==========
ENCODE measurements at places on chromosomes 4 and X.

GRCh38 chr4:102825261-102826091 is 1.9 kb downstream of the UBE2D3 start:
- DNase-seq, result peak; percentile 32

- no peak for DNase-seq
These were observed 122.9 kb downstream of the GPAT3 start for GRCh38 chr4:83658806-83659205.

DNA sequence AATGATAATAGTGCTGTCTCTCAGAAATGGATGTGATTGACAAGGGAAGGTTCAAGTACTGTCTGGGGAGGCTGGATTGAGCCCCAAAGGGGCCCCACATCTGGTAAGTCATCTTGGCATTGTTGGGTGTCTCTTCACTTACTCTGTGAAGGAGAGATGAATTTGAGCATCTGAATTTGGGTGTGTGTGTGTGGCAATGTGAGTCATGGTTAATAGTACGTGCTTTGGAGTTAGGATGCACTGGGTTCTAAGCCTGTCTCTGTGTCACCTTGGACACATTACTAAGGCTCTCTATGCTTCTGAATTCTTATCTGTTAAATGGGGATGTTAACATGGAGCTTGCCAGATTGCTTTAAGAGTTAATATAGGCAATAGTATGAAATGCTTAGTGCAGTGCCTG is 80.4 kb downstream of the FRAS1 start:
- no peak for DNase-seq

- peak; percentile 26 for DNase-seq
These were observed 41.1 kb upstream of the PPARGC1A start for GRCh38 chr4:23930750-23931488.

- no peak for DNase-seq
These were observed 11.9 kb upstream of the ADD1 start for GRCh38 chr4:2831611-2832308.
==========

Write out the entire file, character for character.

ENCODE measurements at places on chromosomes 4 and X.

GRCh38 chr4:102825261-102826091 is 1.9 kb downstream of the UBE2D3 start:
- DNase-seq, result peak; percentile 32

- no peak for DNase-seq
These were observed 122.9 kb downstream of the GPAT3 start for GRCh38 chr4:83658806-83659205.

DNA sequence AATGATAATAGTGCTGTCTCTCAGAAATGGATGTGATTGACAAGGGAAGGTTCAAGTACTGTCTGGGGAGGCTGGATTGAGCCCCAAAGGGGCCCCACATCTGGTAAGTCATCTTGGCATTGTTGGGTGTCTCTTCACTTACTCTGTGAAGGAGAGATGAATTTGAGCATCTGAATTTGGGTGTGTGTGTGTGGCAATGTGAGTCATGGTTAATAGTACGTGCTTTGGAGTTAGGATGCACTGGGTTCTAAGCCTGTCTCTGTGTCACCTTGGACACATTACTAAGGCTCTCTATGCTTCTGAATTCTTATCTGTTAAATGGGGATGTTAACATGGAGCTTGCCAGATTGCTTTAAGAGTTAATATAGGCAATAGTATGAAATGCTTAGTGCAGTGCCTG is 80.4 kb downstream of the FRAS1 start:
- no peak for DNase-seq

- peak; percentile 26 for DNase-seq
These were observed 41.1 kb upstream of the PPARGC1A start for GRCh38 chr4:23930750-23931488.

- no peak for DNase-seq
These were observed 11.9 kb upstream of the ADD1 start for GRCh38 chr4:2831611-2832308.